Click to Skip Ad
Closing in...
Friday Box Office: 'Adaline' Bumps 'Furious' for a Day; 'Kurt Cobain' Big in 3 Theaters Friday Box Office: 'Adaline' Bumps 'Furious' for a Day; 'Kurt Cobain' Big in 3 Theaters Remembering Film Critic Richard Corliss (1944-2015) Remembering Film Critic Richard Corliss (1944-2015) Cannes: Denis Villeneuve Says Drug War Film 'Sicario' Is "Very Dark" and "Quite Violent" Cannes: Denis Villeneuve Says Drug War Film 'Sicario' Is "Very Dark" and "Quite Violent" How Do You Solve a Problem Like Erika? Universal Hires Husband to Write 'Fifty Shades Darker' How Do You Solve a Problem Like Erika? Universal Hires Husband to Write 'Fifty Shades Darker' 'Age of Ultron' Director Joss Whedon on Self-Doubt and Why It's His 'Rio Bravo' 'Age of Ultron' Director Joss Whedon on Self-Doubt and Why It's His 'Rio Bravo' Watch: Julia Louis-Dreyfus, Tina Fey, Patricia Arquette and Amy Schumer Hilariously Slam Hollywood Sexism (NSFW) Watch: Julia Louis-Dreyfus, Tina Fey, Patricia Arquette and Amy Schumer Hilariously Slam Hollywood Sexism (NSFW) CinemaCon: How Tom Cruise Stole the Paramount Show CinemaCon: How Tom Cruise Stole the Paramount Show Meet the Director of 'Tangerines,' the 2015 Dark Horse Oscar Nominee You Missed (Exclusive Video) Meet the Director of 'Tangerines,' the 2015 Dark Horse Oscar Nominee You Missed (Exclusive Video) LA Film Fest Unveils Horror Slate, More World Premieres, Zoe Cassavetes Film LA Film Fest Unveils Horror Slate, More World Premieres, Zoe Cassavetes Film Cannes: Directors' Fortnight Lines Up Vet Auteurs and American Indies Cannes: Directors' Fortnight Lines Up Vet Auteurs and American Indies Joe Wright's 'Pan' Gets Fall Release Date: Good News or Bad News? Joe Wright's 'Pan' Gets Fall Release Date: Good News or Bad News? Seeing Ryan Gosling's 'Lost River' Through Composer Johnny Jewel's Eyes (STREAM SOUNDTRACK) Seeing Ryan Gosling's 'Lost River' Through Composer Johnny Jewel's Eyes (STREAM SOUNDTRACK) 3 Women Genre Directors Get SF Film Society Fellowships 3 Women Genre Directors Get SF Film Society Fellowships Here's Why Jon Stewart Quit 'The Daily Show' Here's Why Jon Stewart Quit 'The Daily Show' Watch: From Tarantino to Cronenberg, Great Directors Talk the Art and Anxiety of Filmmaking Watch: From Tarantino to Cronenberg, Great Directors Talk the Art and Anxiety of Filmmaking Specialty Box Office: 'True Story' and 'Child 44' Flop as 'Ex Machina' Lures Audiences Specialty Box Office: 'True Story' and 'Child 44' Flop as 'Ex Machina' Lures Audiences Tribeca Film Festival Matches George Lucas with Stephen Colbert: “I’m gonna tear you a new one, George" Tribeca Film Festival Matches George Lucas with Stephen Colbert: “I’m gonna tear you a new one, George" 10 Films Booed at Cannes That Every Cinephile Should See 10 Films Booed at Cannes That Every Cinephile Should See 5 Things You Didn't Know About Lars von Trier, Who's Going Back to Work 5 Things You Didn't Know About Lars von Trier, Who's Going Back to Work 7 Things to Learn from 'Mad Men' Creator Matthew Weiner About Compelling Storytelling (EXCLUSIVE VIDEO) 7 Things to Learn from 'Mad Men' Creator Matthew Weiner About Compelling Storytelling (EXCLUSIVE VIDEO)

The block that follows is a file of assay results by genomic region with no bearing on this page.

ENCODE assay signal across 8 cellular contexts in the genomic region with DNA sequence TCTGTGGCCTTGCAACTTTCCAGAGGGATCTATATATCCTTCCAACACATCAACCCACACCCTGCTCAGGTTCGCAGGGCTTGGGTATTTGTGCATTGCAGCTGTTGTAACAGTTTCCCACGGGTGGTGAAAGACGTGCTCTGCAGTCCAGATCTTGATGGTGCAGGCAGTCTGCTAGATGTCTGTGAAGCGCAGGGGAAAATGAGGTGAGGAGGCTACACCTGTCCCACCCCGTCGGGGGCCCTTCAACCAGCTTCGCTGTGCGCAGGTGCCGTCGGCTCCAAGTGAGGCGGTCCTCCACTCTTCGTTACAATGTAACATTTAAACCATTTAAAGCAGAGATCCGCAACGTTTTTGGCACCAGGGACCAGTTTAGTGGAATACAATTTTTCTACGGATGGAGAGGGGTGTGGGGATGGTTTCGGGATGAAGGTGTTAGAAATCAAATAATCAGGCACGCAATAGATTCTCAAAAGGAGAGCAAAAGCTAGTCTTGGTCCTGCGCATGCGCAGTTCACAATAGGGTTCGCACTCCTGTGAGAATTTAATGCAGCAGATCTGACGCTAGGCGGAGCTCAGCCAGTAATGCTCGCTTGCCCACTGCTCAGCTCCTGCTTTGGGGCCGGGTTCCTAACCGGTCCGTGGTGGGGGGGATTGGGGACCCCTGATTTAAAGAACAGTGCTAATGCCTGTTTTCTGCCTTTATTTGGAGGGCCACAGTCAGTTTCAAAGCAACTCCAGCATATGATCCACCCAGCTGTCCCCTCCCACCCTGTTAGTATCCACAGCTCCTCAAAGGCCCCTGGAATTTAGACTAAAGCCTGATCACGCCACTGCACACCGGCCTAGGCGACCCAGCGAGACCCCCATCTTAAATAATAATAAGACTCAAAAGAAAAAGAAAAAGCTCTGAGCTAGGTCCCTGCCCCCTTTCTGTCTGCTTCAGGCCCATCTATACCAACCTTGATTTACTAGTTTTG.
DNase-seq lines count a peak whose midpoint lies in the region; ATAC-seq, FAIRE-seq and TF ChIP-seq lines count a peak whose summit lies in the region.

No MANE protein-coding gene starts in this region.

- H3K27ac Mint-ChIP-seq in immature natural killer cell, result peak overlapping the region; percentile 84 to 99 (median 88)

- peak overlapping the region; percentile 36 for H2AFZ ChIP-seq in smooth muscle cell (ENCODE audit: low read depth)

Book Review: 'A Life of Barbara Stanwyck,' at 1000 Pages, Builds a Living Thing

Thompson on Hollywood By Aljean Harmetz | Thompson on Hollywood November 25, 2013 at 1:16PM

“A Life of Barbara Stanwyck” by Victoria Wilson ends abruptly in 1940. Still ahead are “The Lady Eve” and “Ball of Fire,” “Meet John Doe” and “Double Indemnity,” not to mention more than 40 other movies and four years as the matriarch of a sprawling 19th century ranch on the television series, “The Big Valley.” Yet the book, which takes Stanwyck from birth in 1907 to the age of 37 and stardom in a town she hated for the “pretense” of its “so self-important” people, is exactly 1000 pages long if you include its meticulous stage, film, radio and television chronologies and notes on sources.